A convert!

When you read the Norwegian stuff, remember that their Class 1 were knocking on for 2 metres long - persued by men in rowing boats!

P.S A reminder to the Luddite school - apart from being probaly the most successful yacht designers of all time, the most obvious common charateristic of Nat Herreshoff, Olin Stephens and Bruce Farr is an exceptional talent fo ‘medium level’ maths.

Just a thought:devil3::devil3::devil3:

Justin -

I’m still here in spite of my stroke in 2004 and decided that if I had to give up big catamaran sialing due to the “scramble” requirement, I can still build and sial the little ones. Go ahead and visit the club - according to my feelings, most clubs are made up of “old men” with a variety of maladies.

Seriously, I’ve helped a family friend’s son who was born with a range of physical issues, build and learn to sail his Seawind. Likewise there are some on the internet community who have found ways to “wheelchair” their boat and themselves to pond’s edge for some quality sailing. And don’t overlook the “privilege factor” of being able to park close in the handicap spots of it was a serious one.

Not to make light, but depression is there, and getting back out and enjoy what you make of it is also important. I lamented the fact of reduced big boat sialing after mine - until the grandkids came over. It’s part of the reason I’m building four RG-65’s - for son, grandson and son-in-law. I plan on going sailing with them and am looking forward to it. Living here in Minnesota, I watched closely when Kirby Puckett (Mn Twins outfielder) succumbed to a massive stroke - and from that I came away thinking how really lucky I was.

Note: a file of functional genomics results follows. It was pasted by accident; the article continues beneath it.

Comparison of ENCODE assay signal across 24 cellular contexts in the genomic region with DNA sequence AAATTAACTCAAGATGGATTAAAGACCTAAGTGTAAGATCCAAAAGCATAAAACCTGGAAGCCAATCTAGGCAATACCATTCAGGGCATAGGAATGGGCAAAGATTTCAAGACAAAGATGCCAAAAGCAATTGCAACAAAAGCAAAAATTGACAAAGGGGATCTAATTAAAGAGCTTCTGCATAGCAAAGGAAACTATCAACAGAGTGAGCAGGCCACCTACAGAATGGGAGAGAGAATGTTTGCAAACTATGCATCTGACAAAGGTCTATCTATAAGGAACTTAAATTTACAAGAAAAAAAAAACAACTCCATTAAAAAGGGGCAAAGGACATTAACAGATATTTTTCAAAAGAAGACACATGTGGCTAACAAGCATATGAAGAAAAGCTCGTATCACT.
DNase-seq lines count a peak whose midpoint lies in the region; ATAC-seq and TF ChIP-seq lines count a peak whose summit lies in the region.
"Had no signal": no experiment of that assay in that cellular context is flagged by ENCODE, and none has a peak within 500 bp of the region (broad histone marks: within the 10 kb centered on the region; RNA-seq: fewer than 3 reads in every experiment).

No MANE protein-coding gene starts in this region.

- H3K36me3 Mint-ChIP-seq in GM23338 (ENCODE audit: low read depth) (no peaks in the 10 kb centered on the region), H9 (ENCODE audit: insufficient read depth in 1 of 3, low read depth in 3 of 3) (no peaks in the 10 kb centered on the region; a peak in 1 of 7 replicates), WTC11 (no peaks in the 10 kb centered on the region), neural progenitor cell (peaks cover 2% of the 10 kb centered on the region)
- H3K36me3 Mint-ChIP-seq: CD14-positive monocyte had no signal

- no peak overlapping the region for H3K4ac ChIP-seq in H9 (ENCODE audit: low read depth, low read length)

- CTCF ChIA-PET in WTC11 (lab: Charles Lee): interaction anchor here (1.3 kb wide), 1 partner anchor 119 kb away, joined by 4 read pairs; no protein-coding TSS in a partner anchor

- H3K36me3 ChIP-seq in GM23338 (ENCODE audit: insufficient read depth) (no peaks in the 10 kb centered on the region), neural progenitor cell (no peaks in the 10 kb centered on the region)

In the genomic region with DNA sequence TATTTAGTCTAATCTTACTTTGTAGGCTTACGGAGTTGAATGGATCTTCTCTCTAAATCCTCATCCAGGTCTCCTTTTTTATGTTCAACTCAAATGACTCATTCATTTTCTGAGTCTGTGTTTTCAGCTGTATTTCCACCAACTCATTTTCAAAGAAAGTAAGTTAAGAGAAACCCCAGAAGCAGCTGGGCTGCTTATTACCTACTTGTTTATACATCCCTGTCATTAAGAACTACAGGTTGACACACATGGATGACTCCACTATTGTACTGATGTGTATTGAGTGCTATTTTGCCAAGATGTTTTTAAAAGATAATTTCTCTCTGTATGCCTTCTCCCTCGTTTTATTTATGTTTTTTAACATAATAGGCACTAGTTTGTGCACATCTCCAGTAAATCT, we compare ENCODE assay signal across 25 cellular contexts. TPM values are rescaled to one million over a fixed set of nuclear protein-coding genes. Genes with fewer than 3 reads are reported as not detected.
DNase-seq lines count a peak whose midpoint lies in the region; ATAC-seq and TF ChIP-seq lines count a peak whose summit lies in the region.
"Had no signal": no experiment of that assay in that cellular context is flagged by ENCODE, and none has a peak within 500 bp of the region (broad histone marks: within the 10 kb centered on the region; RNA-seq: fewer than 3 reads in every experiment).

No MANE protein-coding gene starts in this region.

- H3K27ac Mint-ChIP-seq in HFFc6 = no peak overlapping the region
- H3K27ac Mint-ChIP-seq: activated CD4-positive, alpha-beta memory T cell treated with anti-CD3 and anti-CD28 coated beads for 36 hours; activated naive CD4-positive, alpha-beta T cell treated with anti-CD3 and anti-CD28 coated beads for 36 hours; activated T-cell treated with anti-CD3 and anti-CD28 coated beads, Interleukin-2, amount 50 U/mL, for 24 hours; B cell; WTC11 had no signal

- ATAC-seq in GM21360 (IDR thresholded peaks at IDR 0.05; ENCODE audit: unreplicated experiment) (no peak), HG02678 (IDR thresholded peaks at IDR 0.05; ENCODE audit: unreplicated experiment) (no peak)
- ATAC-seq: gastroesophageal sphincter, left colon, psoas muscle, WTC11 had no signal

I urge you to visit your local club. If you have the chance - tell them of your stroke, and I wouldlay odds, they will try everything they can to accomodate you if you show an interest in sailing.

This psychological moment brought to you by “others like you” - don’t take offense - get even and join us.

Seriously, email me off line if you wish to talk further. It’s slowed me down, and on certain days I get cramps trying to hold small parts - but dang it - it’s fun when you see a boat under YOUR control on the water. Just do it - as the saying goes.

ADDED: apologies for going off-topic on tis one guys. Back to the regular topic at hand.

No apology needed Dick. I’m into Footys because I will never sail a boat on an offshore race again. I have heart disease and crippling arthritis to the point of being virtually bed-bound- hence the reason why I prefer other people to build (and sail) my boats.

Model yachting (and Footys in particular) is full of the ancient and the cripples. Get in and do it. If you need an advice, you have my email.

Yes and my apologies for making the initial comments in my post, which had nothing to do with this topic. I’m new to forums too and those comments were way off topic.

I will learn…

Justin - No need for apologies !!!

knowing what we know, just helps with responses. And as for feeling uncomfortable - until you show up and make the effort, you will never know - but just assume. In the end, I believe that in most clubs there are the "quiet guys, and the boisterous ones. Somewhere in the middle you might also find guys who, for health reasons, have moved into the hobby. THEY are the ones that will understand and assist. I urge you to give a visit or maybe three, to a local group if circumstances permit. Somewhere out there someone is just waiting to give advice or help you enjoy the hobby even more.

Feel free to ask questions - many are knowledgeable and very willing to share.